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The solution of a Ornstein-Uhlenbeck stochastic process is the following: $$X_t= m +(x_0-m)e^{-\lambda t }+ \sigma \int_0^te^{-\lambda(t-s)} \, dBs $$

we know that $ \sigma \int_0^te^{-\lambda(t-s)}\, dBs$ is a gaussian process. I also know that $X_t$ is a gaussian process and i thought that this is an immediate consequence of the fact that $ \sigma \int_0^te^{-\lambda(t-s)}\, dBs$ is a gaussian process and that adding to this term $m +(x_0-m)e^{-\lambda t }$ does not cause any problem. But actually it does, but I'm not able to understand why. So, why is not immediately visible that $X_t$ is a gaussian process applying the definition ( vec$(X_{t_1},.. X_{t_n})$ is multivariate normal for every $t_n$)?

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    $\begingroup$ You seem to be asking a variant of "why isn't a true statement true?" Can you be more clear/specific about your question, and also give some context for why you're asking it? (My guess: this was homework and you don't know why your instructor counted your answer wrong) $\endgroup$ Jan 24 '20 at 18:40
  • $\begingroup$ @BrianMoehring I edited $\endgroup$
    – Buddy_
    Jan 25 '20 at 9:30
  • $\begingroup$ Okay... let me rephrase the second part of my comment: You literally state "But actually it does". Why do you think it causes a problem? Note I'm not asking why it causes a problem (which you state you don't know) but rather what is your reason for claiming it causes a problem. Absent that, I don't know how to determine whether any given answer is appropriate. For instance, one could simply note that a non-random function of $t$ added to a Gaussian process always makes a Gaussian process since it only changes the mean of your multivariate normal. This seems "immediately visible" to me. $\endgroup$ Jan 25 '20 at 9:44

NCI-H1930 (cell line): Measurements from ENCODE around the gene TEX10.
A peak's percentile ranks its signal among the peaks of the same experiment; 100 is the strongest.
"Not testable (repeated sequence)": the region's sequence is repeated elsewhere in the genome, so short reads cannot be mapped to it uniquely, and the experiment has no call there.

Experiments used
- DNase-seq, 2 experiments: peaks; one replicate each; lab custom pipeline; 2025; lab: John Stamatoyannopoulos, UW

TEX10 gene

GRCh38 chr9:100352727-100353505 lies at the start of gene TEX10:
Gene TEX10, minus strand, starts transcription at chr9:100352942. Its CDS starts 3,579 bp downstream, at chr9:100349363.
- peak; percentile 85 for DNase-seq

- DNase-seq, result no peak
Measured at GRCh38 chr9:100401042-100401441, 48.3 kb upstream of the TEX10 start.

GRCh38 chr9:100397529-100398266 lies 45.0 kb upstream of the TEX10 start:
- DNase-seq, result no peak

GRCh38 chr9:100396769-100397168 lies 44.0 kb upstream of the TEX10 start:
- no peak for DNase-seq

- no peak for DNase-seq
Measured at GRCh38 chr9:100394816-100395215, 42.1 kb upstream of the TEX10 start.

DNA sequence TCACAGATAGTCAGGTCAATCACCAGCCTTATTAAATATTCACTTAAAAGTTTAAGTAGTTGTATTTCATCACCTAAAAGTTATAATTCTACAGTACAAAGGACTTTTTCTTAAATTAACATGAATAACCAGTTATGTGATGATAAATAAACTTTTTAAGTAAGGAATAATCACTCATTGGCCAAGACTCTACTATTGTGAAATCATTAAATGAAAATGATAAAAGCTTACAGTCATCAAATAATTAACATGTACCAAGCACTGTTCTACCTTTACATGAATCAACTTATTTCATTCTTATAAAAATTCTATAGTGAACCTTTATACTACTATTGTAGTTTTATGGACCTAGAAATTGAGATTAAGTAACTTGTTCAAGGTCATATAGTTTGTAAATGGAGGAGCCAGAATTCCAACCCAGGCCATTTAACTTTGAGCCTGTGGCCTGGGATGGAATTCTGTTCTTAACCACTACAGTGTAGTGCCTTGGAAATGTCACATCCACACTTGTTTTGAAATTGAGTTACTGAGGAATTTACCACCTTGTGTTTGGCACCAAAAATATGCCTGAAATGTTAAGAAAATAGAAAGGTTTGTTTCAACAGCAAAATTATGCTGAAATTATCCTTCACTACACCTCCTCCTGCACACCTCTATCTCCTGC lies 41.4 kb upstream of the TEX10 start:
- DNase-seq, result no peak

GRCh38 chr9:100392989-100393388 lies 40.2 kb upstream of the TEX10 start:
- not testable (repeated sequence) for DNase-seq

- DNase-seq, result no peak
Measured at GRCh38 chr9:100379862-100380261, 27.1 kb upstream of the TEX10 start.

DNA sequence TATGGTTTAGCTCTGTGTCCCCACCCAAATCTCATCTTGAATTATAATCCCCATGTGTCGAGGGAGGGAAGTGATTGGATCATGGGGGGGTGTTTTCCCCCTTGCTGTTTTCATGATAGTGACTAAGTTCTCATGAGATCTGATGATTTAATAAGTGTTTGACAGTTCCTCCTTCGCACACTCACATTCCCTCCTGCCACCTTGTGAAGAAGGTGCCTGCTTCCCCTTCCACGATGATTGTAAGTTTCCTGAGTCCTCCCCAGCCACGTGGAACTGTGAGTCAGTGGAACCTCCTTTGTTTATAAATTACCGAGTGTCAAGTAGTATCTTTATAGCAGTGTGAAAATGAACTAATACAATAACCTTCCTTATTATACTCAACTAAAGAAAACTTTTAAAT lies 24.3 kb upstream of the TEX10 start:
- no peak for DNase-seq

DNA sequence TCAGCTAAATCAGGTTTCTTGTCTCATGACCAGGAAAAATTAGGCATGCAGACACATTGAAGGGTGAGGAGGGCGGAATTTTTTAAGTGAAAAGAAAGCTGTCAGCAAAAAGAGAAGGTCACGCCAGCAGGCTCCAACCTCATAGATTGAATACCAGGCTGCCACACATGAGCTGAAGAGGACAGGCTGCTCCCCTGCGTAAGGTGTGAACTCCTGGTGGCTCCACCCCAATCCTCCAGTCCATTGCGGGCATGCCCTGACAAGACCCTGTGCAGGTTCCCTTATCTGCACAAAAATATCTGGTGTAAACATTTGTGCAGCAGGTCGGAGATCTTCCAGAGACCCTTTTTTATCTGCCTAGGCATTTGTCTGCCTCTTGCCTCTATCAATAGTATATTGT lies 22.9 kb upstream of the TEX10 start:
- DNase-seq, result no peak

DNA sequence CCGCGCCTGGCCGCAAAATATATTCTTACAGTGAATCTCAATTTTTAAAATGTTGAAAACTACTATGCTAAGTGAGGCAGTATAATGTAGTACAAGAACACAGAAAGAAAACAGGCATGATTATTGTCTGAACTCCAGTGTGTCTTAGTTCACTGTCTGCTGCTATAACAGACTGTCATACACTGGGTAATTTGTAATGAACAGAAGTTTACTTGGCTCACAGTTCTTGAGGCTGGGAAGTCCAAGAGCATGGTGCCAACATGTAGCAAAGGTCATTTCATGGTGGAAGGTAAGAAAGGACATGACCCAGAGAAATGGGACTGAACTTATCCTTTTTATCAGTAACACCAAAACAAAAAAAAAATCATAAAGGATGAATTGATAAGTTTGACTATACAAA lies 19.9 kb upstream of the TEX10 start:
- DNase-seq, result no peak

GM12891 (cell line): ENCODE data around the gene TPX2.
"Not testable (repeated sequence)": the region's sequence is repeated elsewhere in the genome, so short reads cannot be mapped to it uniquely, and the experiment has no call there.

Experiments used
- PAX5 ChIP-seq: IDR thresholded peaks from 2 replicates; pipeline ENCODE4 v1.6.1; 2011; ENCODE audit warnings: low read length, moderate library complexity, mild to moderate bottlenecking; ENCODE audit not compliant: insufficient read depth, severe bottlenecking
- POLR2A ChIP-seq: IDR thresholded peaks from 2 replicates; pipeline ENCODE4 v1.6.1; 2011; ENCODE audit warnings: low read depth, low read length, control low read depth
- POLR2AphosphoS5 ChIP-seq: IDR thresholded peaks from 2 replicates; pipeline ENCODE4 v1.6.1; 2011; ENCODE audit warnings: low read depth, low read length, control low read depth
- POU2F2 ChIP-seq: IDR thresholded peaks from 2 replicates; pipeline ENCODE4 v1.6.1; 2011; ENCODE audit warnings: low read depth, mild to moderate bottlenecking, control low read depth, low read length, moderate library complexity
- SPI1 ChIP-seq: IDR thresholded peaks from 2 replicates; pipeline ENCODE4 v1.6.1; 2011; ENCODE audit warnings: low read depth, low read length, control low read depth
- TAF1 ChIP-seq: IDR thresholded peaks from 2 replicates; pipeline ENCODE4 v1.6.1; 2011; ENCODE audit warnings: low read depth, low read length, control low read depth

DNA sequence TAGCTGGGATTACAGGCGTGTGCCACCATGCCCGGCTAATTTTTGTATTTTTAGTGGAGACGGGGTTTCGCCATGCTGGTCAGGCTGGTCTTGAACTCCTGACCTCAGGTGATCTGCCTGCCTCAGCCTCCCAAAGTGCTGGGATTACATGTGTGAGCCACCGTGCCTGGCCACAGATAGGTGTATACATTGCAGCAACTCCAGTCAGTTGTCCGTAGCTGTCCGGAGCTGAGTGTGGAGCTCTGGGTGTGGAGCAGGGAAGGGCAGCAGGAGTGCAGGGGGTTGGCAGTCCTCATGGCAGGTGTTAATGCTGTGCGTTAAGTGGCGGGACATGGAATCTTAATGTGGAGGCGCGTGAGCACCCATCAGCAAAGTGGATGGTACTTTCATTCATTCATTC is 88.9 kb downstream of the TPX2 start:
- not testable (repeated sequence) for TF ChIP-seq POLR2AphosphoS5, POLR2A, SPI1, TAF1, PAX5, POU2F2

• $\begingroup$ I'm saying that it causes a problem because my professor said so during the lecture. So it is instead directly visible that it is a gaussian process? $\endgroup$
    – Buddy_
    Jan 25 '20 at 11:56
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Depending on the precise context, we might be able to use the following theorem:

If $f : [0,T] \to \mathbb{R}$ is nonrandom and $Y_t$ is a Gaussian process for $0 \leq t \leq T$, then $f(t)+Y_t$ is a Gaussian process for $0 \leq t \leq T$.

For the proof, let $0 \leq t_1 < t_2 < \cdots < t_n \leq T$ and $a_1, a_2, \ldots, a_n \in \mathbb{R}$. Then $$\sum_{k=1}^n a_k\left(f(t_k)+Y_{t_k}\right) = \sum_{k=1}^na_kf(t_k) + \sum_{k=1}^na_kY_{t_k} = \text{constant } + \text{ normal random variable }$$ which is normal.


In your case, it seems that $f(t) = m + (x_0 - m)e^{\lambda t}$ is nonrandom and $Y_t = \sigma \int_0^te^{-\lambda(t-s)}\, dB_s$ was already proven to be a Gaussian process, so the theorem is immediately applicable.

Whether this result is "immediately visible" could be debated, I suppose, but since it's just a "throw-the-definition-at-it" proof, I don't know what problem your professor might be referencing.


I want to make one final comment: I haven't studied SDEs in a Bayesian context. If your class is Bayesian, then it would have been prudent for you to say so, and $f : [0,T] \to \mathbb{R}$ would likely need to be replaced by the random $f : [0,T] \times \Omega \to \mathbb{R}$. In this broader context, I have no clue if your $X_t$ even is a Gaussian process (my gut would say it isn't), much less how to prove it.

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  • $\begingroup$ Okey, if you wish you could give a look at this my question about the proof of $Y_t = \int_0^tf_sdB_s$ to be gaussian $\endgroup$
    – Buddy_
    Jan 25 '20 at 21:21

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